Chapter

Frustrated Globalism, Compromise Geographies: Designing the United Nations

Neil Smith

in American Empire

Published by University of California Press

Published in print March 2003 | ISBN: 9780520230279
Published online March 2012 | e-ISBN: 9780520931527 | DOI: http://dx.doi.org/10.1525/california/9780520230279.003.0014
Frustrated Globalism, Compromise Geographies: Designing the United Nations

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This chapter discusses the designing and founding of the United Nations. The main problem that U.S. postwar planners faced was how to design a global organization that followed democratic principles and recognized certain universal rights. The discussion looks at the postgeographic ambition of Theodore Roosevelt's new world order and the way the UN was intended to place international diplomacy beyond national differences and geography. It studies regionalism and globalism, and shows that the State Department lacked serious knowledge on Soviet thinking. Other topics covered in the chapter are the Dumbarton Oaks Conference, the “regionalism crisis”, and the activities of the UN until it became an instrument of U.S. foreign policy during the 1990s.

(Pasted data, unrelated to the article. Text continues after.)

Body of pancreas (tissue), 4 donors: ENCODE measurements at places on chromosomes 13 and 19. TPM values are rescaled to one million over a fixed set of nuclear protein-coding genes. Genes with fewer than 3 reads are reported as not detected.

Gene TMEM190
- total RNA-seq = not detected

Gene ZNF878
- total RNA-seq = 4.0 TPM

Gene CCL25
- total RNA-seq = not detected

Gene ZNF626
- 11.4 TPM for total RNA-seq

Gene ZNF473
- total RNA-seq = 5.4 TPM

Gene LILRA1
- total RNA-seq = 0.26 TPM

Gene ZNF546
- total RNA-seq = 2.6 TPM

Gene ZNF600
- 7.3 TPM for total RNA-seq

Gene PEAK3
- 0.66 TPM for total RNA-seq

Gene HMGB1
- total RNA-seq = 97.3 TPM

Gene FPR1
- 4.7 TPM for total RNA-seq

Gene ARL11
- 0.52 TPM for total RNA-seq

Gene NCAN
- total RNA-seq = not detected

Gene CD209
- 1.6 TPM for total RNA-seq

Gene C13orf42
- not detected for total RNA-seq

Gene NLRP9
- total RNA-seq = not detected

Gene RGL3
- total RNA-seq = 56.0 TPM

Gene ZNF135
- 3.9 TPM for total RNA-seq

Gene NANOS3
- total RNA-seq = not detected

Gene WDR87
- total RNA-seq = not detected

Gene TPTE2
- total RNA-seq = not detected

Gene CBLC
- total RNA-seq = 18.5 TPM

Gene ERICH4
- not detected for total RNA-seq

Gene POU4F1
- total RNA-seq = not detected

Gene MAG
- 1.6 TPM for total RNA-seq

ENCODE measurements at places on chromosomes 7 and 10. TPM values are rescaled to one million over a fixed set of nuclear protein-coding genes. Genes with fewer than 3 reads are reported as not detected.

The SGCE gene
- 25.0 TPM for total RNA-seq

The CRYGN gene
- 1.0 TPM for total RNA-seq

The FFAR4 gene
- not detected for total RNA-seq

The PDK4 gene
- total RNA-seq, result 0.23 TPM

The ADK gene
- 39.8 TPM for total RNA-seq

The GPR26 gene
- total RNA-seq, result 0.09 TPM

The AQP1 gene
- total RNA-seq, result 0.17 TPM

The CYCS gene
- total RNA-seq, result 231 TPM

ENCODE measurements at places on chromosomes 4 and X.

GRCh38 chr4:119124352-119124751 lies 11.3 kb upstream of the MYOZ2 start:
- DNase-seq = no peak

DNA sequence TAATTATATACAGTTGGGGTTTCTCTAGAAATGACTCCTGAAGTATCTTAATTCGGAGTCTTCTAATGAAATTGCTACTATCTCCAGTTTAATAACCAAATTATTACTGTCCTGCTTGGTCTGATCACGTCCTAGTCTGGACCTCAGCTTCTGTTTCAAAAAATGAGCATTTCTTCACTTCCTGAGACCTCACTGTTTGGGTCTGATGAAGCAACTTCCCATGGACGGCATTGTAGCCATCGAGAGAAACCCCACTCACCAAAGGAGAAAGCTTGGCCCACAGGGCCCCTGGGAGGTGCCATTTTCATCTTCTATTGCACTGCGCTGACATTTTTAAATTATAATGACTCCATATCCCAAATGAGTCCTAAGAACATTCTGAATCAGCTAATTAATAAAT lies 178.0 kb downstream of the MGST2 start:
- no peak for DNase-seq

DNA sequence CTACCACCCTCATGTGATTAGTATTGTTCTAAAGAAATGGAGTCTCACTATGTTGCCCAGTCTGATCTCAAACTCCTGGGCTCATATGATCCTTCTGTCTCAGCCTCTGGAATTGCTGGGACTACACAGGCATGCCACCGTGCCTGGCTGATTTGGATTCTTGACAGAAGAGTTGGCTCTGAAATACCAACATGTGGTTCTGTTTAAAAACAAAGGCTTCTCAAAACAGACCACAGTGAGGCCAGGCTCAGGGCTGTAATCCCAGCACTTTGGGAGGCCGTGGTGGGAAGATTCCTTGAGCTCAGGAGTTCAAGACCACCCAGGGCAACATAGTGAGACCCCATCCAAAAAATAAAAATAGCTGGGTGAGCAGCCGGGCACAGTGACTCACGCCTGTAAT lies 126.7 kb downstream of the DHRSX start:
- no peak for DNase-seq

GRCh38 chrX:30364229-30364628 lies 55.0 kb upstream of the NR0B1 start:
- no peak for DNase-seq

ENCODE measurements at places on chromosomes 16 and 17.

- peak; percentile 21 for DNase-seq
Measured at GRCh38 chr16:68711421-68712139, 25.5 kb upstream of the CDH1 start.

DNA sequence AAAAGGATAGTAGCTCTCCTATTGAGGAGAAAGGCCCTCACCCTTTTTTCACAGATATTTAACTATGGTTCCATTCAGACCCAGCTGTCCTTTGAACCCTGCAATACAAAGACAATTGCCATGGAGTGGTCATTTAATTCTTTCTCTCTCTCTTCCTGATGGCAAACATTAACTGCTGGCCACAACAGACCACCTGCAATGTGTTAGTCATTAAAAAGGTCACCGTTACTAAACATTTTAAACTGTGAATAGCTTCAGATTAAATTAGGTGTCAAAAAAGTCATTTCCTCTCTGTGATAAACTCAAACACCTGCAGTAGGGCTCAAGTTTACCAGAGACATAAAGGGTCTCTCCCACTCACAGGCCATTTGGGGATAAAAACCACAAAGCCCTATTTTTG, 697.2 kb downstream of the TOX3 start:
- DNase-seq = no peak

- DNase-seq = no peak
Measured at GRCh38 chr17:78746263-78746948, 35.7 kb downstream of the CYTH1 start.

Keywords: United Nations; postwar planners; global organization; new world order; regionalism; globalism; international diplomacy; Dumbarton Oaks Conference

Chapter.  18364 words. 

Subjects: History of the Americas

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